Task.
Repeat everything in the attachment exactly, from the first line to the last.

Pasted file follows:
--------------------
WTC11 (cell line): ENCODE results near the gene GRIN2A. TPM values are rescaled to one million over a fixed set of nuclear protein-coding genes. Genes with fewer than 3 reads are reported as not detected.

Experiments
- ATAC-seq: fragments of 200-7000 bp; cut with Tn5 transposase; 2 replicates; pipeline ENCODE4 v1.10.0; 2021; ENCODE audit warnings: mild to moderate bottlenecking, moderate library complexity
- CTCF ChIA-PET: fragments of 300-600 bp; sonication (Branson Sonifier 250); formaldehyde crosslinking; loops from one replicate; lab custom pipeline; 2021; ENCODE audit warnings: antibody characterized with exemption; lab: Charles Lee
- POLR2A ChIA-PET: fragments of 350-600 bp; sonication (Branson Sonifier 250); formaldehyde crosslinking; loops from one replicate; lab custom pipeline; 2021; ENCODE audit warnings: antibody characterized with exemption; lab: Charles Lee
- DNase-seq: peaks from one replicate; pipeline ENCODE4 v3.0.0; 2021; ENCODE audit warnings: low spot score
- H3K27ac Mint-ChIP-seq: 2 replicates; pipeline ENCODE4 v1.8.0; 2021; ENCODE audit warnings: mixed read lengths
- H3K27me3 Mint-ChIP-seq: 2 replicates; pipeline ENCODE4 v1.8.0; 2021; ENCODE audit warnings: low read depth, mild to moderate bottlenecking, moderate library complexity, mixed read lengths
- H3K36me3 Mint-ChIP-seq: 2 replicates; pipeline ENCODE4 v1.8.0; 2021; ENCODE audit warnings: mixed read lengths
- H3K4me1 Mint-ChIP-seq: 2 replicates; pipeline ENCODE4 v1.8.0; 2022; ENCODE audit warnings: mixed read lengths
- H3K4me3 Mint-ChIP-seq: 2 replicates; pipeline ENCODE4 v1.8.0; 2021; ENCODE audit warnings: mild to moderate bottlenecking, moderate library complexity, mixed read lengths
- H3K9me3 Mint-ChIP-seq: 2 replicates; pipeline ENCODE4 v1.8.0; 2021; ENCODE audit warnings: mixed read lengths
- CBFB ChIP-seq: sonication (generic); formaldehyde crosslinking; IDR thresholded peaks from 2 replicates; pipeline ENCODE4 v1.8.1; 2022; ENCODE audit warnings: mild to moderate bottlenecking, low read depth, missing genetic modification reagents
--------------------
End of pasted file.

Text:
WTC11 (cell line): ENCODE results near the gene GRIN2A. TPM values are rescaled to one million over a fixed set of nuclear protein-coding genes. Genes with fewer than 3 reads are reported as not detected.

Experiments
- ATAC-seq: fragments of 200-7000 bp; cut with Tn5 transposase; 2 replicates; pipeline ENCODE4 v1.10.0; 2021; ENCODE audit warnings: mild to moderate bottlenecking, moderate library complexity
- CTCF ChIA-PET: fragments of 300-600 bp; sonication (Branson Sonifier 250); formaldehyde crosslinking; loops from one replicate; lab custom pipeline; 2021; ENCODE audit warnings: antibody characterized with exemption; lab: Charles Lee
- POLR2A ChIA-PET: fragments of 350-600 bp; sonication (Branson Sonifier 250); formaldehyde crosslinking; loops from one replicate; lab custom pipeline; 2021; ENCODE audit warnings: antibody characterized with exemption; lab: Charles Lee
- DNase-seq: peaks from one replicate; pipeline ENCODE4 v3.0.0; 2021; ENCODE audit warnings: low spot score
- H3K27ac Mint-ChIP-seq: 2 replicates; pipeline ENCODE4 v1.8.0; 2021; ENCODE audit warnings: mixed read lengths
- H3K27me3 Mint-ChIP-seq: 2 replicates; pipeline ENCODE4 v1.8.0; 2021; ENCODE audit warnings: low read depth, mild to moderate bottlenecking, moderate library complexity, mixed read lengths
- H3K36me3 Mint-ChIP-seq: 2 replicates; pipeline ENCODE4 v1.8.0; 2021; ENCODE audit warnings: mixed read lengths
- H3K4me1 Mint-ChIP-seq: 2 replicates; pipeline ENCODE4 v1.8.0; 2022; ENCODE audit warnings: mixed read lengths
- H3K4me3 Mint-ChIP-seq: 2 replicates; pipeline ENCODE4 v1.8.0; 2021; ENCODE audit warnings: mild to moderate bottlenecking, moderate library complexity, mixed read lengths
- H3K9me3 Mint-ChIP-seq: 2 replicates; pipeline ENCODE4 v1.8.0; 2021; ENCODE audit warnings: mixed read lengths
- CBFB ChIP-seq: sonication (generic); formaldehyde crosslinking; IDR thresholded peaks from 2 replicates; pipeline ENCODE4 v1.8.1; 2022; ENCODE audit warnings: mild to moderate bottlenecking, low read depth, missing genetic modification reagents